REID, Associate Judge:
This case involves appellant Ann Allworth's challenge to Howard University's ("Howard") denial of her application for tenure in the Department of Anatomy, College of Medicine. The trial court granted Howard's motion for summary judgment and dismissed Dr. Allworth's complaint. Dr. Allworth contends that summary judgment was improper because there are material issues in dispute, and Howard breached its duty of good faith and fair dealing by interfering with her ability to conduct research. We affirm, holding that Howard was entitled to judgment as a matter of law.
The record before us establishes that the Dean of the Howard University College of Medicine offered Dr. Allworth a tenure track appointment as an Assistant Professor of Anatomy on June 21, 1995.
On February 12, 2001, the Vice Provost for Health Affairs and Dean of the College of Medicine
Dr. Allworth requested reconsideration of her tenure application on October 18, 2001, and the Chair of the departmental appointments, promotion and tenure committee sent a letter to Dr. Allworth on November 9, 2001, advising her that the committee did not recommend her promotion with tenure due to "the lack of progress in [her] publication record of peer-reviewed papers...," although it "continues to be pleased with your excellent and improving record in teaching and service." In a letter dated February 19, 2002, the Vice Provost for Health Affairs and Dean of the College of Medicine informed the Chairman of the Department of Anatomy of the following assessment of Dr. Allworth and recommendation by the College-wide Committee on Faculty Appointments, Promotions, and Tenure, with which he did not concur:
Around one month later, Dr. Allworth forwarded a detailed letter to the Vice President of Health Affairs and Dean of the College of Medicine summarizing the obstacles she encountered in her research endeavors, including the lack of a laboratory upon arrival, the necessity of changing her research focus from developmental cell biology to cancer because of the lab assigned to her in the Cancer Center in November of 1996, the forced move to a different laboratory in the Cancer Center in early 1997, the contamination of the shared tissue culture facility which she used, and the lack of an operational "free standing hood" for her laboratory until January 31, 2002. She also explained that she accepted the Structure and Function block coordinator position with the understanding that she would have two additional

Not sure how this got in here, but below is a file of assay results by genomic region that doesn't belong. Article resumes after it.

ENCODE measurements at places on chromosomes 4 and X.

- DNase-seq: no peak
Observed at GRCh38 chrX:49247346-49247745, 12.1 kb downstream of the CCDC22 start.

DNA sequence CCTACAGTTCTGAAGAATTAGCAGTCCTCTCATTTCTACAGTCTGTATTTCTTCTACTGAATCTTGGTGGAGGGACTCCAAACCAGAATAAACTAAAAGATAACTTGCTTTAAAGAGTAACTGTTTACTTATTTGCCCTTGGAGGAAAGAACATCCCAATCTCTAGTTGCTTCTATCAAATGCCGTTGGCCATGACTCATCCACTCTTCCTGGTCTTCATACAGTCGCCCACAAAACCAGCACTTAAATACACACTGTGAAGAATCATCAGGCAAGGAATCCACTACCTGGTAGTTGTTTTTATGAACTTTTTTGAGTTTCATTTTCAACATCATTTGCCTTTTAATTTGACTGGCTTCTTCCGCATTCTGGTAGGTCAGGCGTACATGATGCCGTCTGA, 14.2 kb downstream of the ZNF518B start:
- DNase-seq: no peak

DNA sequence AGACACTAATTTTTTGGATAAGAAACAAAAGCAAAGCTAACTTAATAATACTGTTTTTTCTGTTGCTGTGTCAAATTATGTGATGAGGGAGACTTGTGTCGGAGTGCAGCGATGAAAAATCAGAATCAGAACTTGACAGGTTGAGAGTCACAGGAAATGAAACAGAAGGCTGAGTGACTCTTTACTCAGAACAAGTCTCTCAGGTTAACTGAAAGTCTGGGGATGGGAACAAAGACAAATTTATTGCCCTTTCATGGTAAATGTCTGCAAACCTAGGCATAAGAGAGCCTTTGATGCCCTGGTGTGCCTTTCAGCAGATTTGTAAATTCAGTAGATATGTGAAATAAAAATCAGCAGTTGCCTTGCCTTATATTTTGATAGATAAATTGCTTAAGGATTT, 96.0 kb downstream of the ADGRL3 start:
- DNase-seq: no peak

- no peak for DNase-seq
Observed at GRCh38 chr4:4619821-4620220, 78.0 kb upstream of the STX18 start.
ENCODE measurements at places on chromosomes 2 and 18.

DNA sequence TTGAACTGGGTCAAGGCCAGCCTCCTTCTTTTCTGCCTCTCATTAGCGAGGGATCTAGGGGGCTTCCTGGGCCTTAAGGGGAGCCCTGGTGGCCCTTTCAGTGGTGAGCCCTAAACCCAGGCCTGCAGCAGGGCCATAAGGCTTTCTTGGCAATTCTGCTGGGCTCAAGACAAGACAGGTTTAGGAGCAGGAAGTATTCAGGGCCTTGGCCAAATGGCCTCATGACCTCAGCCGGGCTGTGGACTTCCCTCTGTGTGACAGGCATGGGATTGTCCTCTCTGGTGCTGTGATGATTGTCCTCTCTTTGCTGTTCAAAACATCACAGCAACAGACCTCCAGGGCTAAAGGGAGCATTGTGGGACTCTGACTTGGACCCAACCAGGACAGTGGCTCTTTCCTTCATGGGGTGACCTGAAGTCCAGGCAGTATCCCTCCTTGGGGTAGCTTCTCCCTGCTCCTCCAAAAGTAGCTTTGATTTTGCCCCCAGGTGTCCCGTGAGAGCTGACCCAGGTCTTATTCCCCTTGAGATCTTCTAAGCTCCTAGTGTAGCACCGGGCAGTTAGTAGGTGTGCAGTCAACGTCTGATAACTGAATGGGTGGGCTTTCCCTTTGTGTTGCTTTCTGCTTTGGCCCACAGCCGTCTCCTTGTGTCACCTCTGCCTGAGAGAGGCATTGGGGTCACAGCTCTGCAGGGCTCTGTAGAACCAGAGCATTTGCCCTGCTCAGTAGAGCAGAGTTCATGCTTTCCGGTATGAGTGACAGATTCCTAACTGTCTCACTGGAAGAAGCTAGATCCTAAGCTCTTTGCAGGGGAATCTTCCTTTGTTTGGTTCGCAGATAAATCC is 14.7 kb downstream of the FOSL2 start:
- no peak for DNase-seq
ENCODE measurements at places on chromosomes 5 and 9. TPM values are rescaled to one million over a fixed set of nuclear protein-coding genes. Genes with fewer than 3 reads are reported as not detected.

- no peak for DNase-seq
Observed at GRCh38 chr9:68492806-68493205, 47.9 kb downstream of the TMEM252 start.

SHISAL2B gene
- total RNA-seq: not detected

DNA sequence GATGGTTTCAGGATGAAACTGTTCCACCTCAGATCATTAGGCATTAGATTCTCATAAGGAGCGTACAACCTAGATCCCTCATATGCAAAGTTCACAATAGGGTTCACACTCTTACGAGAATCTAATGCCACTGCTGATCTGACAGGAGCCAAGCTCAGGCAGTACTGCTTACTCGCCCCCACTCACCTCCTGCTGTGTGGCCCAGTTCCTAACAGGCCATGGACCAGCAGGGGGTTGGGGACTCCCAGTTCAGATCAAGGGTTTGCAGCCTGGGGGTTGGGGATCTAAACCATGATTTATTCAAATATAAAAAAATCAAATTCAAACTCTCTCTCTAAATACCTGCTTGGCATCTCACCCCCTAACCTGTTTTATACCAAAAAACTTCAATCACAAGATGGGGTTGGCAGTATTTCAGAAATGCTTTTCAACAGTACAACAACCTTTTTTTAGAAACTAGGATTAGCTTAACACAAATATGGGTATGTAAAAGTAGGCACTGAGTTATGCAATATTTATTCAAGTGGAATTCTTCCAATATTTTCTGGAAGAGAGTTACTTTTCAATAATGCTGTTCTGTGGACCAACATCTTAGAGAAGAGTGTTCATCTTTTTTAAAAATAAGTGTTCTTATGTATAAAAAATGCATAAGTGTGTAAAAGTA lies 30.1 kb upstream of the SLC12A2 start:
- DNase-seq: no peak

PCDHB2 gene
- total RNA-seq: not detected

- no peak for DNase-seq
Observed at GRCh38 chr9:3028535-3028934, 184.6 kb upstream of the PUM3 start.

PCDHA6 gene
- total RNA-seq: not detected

On May 2, 2002, the Chairman of the Department of Anatomy recommended Dr. Allworth "for a two year, full time, tenure track position as an Assistant Professor in the Department of Anatomy . . ., a two year extension of her probationary period." On November 6, 2003, the Appointment, Promotion, and Tenure Committee of the Department of Anatomy voted 9-2 against the promotion and tenure of Dr. Allworth. The Chairman of the Department of Anatomy informed Dr. Allworth, by letter of November 19, 2003, that the College had turned down her request for promotion to the rank of Associate Professor. He indicated that he "could not support [her] application for promotion without research publications and viable evidence of possible future research productivity." The Chairman reiterated his position in a letter of December 9, 2003, to the Promotions and Tenure Committee of the College of Medicine. Later, on December 23, 2003, the Appointments, Promotions and Tenure Committee of the Department of Anatomy confirmed its November 2003 decision to deny promotion and tenure to Dr. Allworth.
The College-wide Committee on Faculty Appointments, Promotions and Tenure recommended that Dr. Allworth not be promoted due to a lack of progress in the areas of "scholarly activities and grants-manship." And, in a letter dated March 31, 2004, the Dean of the College of Medicine recounted the delay in Dr. Allworth's research progess "[b]ecause of a change in research focus and acquisition of equipment to pursue her investigations." He concluded:
Dr. Allworth filed a complaint against Howard University on November 7, 2003, in the Superior Court of the District of Columbia, alleging breach of contract